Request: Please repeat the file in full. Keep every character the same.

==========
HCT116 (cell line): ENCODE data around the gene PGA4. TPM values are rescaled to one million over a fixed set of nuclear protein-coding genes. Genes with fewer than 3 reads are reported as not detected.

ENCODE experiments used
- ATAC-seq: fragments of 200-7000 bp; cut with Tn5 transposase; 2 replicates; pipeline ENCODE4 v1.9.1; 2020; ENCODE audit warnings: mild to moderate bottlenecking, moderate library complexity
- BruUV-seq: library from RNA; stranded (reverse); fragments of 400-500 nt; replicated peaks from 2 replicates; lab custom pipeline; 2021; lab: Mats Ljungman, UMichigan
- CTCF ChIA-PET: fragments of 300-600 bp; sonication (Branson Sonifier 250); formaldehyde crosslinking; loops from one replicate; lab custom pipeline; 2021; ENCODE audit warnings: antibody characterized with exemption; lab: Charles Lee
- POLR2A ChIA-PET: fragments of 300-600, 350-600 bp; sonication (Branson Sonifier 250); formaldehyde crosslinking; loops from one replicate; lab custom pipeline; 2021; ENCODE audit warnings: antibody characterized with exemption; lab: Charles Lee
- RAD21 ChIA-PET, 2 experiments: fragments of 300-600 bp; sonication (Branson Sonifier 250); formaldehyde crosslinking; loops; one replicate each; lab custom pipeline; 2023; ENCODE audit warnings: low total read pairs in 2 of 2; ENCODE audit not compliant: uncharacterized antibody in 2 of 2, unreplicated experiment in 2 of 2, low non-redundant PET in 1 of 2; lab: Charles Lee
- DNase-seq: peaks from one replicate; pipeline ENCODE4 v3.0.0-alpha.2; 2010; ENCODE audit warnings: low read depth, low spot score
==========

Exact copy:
HCT116 (cell line): ENCODE data around the gene PGA4. TPM values are rescaled to one million over a fixed set of nuclear protein-coding genes. Genes with fewer than 3 reads are reported as not detected.

ENCODE experiments used
- ATAC-seq: fragments of 200-7000 bp; cut with Tn5 transposase; 2 replicates; pipeline ENCODE4 v1.9.1; 2020; ENCODE audit warnings: mild to moderate bottlenecking, moderate library complexity
- BruUV-seq: library from RNA; stranded (reverse); fragments of 400-500 nt; replicated peaks from 2 replicates; lab custom pipeline; 2021; lab: Mats Ljungman, UMichigan
- CTCF ChIA-PET: fragments of 300-600 bp; sonication (Branson Sonifier 250); formaldehyde crosslinking; loops from one replicate; lab custom pipeline; 2021; ENCODE audit warnings: antibody characterized with exemption; lab: Charles Lee
- POLR2A ChIA-PET: fragments of 300-600, 350-600 bp; sonication (Branson Sonifier 250); formaldehyde crosslinking; loops from one replicate; lab custom pipeline; 2021; ENCODE audit warnings: antibody characterized with exemption; lab: Charles Lee
- RAD21 ChIA-PET, 2 experiments: fragments of 300-600 bp; sonication (Branson Sonifier 250); formaldehyde crosslinking; loops; one replicate each; lab custom pipeline; 2023; ENCODE audit warnings: low total read pairs in 2 of 2; ENCODE audit not compliant: uncharacterized antibody in 2 of 2, unreplicated experiment in 2 of 2, low non-redundant PET in 1 of 2; lab: Charles Lee
- DNase-seq: peaks from one replicate; pipeline ENCODE4 v3.0.0-alpha.2; 2010; ENCODE audit warnings: low read depth, low spot score